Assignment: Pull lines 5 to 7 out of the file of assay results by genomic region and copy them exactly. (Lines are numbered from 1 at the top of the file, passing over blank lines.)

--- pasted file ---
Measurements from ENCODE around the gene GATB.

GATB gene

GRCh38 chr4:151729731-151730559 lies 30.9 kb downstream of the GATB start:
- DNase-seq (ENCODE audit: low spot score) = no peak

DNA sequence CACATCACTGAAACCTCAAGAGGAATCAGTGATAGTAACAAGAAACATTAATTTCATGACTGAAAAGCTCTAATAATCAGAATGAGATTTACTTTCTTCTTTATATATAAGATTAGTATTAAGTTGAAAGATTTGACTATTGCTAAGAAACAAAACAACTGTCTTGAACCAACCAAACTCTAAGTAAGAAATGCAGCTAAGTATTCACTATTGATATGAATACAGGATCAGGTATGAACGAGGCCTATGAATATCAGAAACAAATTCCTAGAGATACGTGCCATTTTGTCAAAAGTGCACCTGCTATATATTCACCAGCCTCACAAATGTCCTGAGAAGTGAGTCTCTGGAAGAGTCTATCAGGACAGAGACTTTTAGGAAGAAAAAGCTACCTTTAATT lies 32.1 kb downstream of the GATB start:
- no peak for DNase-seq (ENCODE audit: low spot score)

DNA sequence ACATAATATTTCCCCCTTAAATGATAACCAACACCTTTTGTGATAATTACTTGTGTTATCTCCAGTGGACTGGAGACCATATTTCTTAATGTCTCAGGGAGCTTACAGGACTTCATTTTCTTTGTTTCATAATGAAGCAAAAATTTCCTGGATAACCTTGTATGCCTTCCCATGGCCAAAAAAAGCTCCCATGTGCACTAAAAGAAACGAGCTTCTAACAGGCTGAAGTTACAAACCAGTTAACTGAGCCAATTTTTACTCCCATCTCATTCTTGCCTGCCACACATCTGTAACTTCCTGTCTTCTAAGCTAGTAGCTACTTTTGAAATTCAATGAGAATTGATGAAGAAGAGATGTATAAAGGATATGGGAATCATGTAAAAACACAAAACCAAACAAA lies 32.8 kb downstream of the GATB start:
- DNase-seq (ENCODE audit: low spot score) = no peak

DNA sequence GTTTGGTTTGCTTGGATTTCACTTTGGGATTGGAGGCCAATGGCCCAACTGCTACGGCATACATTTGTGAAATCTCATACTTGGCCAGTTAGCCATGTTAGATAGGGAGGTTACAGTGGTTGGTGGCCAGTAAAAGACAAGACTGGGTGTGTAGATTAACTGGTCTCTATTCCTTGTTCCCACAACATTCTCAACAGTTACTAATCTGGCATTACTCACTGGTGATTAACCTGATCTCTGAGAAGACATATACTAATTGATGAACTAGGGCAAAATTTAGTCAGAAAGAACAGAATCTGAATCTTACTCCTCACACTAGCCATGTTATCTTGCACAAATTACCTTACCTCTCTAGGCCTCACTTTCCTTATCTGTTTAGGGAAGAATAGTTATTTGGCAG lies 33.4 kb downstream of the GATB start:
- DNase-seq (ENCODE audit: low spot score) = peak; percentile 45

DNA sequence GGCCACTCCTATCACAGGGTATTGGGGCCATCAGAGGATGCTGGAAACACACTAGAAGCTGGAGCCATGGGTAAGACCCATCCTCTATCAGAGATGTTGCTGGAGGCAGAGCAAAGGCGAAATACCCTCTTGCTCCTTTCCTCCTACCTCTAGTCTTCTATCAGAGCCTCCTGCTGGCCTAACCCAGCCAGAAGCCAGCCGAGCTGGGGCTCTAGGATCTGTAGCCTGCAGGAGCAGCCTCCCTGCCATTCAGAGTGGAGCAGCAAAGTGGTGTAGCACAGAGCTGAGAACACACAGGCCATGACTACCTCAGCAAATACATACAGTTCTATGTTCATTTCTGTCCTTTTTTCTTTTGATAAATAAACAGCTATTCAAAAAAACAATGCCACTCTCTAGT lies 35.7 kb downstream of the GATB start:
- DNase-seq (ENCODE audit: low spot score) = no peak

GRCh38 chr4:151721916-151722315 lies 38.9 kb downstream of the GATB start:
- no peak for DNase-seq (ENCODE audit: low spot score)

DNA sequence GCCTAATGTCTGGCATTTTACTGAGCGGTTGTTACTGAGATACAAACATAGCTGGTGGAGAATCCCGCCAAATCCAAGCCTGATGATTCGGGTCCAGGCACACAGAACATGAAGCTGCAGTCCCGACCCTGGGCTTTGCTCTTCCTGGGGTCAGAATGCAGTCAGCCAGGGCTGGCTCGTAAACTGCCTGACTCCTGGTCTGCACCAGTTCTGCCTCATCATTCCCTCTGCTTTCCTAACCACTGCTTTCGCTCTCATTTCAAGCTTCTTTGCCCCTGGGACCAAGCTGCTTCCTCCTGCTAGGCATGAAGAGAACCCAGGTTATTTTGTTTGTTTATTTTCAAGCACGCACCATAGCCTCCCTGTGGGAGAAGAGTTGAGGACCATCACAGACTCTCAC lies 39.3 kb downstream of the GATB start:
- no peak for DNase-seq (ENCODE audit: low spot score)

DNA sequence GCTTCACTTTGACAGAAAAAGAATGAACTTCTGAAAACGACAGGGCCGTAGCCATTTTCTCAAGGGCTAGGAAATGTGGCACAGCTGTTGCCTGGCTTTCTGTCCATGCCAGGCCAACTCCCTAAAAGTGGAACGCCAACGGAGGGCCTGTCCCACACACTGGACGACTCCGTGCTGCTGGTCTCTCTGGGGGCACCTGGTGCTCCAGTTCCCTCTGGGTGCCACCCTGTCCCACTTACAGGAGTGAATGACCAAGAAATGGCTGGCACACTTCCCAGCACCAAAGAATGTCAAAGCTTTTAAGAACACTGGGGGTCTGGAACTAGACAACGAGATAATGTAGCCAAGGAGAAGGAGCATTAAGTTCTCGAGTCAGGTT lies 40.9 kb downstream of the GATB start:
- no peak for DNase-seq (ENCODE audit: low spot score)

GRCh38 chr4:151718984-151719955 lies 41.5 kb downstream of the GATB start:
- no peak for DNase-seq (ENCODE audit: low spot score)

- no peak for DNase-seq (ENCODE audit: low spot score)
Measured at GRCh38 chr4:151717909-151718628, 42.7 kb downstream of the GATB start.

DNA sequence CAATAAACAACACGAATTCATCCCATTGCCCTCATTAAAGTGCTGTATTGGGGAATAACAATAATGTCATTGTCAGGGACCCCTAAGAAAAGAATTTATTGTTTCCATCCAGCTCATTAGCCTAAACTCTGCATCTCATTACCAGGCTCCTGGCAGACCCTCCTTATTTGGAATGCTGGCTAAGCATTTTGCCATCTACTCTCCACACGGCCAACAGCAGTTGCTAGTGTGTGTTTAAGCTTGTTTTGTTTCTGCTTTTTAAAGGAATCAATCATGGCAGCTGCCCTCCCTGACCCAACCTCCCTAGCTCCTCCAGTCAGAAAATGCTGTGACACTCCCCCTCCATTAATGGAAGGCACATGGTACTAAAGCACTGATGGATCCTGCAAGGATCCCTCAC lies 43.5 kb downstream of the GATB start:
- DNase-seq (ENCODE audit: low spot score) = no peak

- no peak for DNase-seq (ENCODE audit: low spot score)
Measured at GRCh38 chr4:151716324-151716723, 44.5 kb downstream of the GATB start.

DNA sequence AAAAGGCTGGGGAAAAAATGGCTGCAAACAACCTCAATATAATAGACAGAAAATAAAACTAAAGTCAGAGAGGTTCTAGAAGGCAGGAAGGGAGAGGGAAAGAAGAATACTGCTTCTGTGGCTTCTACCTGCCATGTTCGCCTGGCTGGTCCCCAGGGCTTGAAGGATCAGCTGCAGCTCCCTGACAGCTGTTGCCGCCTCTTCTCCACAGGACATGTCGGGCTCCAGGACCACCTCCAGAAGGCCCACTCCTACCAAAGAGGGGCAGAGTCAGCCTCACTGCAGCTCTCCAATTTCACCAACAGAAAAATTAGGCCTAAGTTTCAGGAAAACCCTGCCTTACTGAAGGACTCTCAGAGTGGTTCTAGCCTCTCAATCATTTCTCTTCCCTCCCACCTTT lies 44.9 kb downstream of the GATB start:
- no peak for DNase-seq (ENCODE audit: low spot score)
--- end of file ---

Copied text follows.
DNA sequence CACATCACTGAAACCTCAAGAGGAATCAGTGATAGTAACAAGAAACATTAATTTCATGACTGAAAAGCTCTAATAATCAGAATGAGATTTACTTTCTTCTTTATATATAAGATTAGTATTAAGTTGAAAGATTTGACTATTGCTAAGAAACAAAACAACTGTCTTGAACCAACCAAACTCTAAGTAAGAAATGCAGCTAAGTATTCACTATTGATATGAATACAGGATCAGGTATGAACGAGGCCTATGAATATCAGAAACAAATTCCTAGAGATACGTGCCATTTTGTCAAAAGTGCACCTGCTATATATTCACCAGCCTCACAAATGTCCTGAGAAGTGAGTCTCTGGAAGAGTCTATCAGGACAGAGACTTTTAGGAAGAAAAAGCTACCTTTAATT lies 32.1 kb downstream of the GATB start:
- no peak for DNase-seq (ENCODE audit: low spot score)

DNA sequence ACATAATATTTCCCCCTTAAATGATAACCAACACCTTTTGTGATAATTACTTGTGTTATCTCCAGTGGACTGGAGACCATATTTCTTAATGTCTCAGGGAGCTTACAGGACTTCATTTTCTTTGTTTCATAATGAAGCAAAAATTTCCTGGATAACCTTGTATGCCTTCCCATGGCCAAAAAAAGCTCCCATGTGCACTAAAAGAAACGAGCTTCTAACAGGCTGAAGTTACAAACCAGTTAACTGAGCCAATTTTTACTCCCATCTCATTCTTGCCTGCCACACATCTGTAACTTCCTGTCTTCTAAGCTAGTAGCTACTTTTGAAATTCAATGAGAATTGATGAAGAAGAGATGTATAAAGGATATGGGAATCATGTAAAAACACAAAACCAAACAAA lies 32.8 kb downstream of the GATB start: